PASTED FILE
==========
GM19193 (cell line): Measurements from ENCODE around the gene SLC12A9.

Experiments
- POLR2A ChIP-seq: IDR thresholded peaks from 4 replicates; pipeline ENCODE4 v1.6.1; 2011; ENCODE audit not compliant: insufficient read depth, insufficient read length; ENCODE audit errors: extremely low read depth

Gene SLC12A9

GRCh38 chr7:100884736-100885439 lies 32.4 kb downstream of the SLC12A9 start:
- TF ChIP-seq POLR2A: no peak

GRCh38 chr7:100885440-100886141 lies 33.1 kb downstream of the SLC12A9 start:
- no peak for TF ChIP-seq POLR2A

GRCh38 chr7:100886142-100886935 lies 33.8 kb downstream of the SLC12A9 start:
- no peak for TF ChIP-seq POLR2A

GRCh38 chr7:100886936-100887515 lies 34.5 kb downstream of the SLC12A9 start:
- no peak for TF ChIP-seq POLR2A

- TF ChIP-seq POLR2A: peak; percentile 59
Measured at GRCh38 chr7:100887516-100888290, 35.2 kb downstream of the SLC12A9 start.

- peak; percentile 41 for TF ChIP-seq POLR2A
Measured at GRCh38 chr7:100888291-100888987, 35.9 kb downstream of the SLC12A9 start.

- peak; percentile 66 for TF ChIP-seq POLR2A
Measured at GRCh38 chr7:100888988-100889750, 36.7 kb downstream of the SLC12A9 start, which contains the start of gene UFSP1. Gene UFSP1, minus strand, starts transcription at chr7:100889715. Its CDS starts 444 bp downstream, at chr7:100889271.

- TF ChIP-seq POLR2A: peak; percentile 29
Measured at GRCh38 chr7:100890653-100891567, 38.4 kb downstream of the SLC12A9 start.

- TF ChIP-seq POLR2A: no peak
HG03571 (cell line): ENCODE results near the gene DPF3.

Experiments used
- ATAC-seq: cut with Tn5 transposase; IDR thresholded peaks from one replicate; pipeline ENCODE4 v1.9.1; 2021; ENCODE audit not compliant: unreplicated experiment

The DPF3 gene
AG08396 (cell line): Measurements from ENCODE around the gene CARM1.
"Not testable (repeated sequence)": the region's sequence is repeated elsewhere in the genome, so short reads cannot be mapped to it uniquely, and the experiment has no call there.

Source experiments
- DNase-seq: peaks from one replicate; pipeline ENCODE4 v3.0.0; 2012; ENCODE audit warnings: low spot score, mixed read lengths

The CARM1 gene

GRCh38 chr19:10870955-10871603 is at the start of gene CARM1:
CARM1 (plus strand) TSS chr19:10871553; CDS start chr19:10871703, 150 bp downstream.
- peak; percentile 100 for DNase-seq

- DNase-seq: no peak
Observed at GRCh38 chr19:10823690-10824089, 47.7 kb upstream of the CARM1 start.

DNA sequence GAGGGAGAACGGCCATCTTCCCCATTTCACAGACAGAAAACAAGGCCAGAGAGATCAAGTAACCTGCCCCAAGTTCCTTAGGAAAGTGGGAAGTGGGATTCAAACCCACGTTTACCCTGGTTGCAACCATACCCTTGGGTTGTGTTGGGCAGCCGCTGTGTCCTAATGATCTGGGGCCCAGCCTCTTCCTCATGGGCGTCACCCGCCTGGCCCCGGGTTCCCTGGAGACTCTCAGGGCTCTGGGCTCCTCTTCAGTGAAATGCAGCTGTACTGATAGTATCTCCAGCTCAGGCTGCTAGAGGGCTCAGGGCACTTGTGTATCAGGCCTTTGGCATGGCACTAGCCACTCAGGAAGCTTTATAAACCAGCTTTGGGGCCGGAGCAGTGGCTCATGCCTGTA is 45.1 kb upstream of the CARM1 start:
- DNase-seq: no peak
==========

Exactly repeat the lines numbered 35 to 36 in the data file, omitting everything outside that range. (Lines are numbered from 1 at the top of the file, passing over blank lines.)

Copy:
Observed at GRCh38 chr19:10823690-10824089, 47.7 kb upstream of the CARM1 start.

DNA sequence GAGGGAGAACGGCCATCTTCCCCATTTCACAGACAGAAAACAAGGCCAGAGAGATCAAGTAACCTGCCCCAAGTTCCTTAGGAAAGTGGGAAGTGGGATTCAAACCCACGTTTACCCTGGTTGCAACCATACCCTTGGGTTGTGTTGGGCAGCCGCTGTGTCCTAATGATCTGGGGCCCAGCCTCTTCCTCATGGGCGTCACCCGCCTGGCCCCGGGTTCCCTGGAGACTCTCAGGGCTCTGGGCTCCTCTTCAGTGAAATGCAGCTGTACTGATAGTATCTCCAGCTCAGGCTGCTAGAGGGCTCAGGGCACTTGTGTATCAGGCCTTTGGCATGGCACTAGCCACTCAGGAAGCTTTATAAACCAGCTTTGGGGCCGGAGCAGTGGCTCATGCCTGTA is 45.1 kb upstream of the CARM1 start: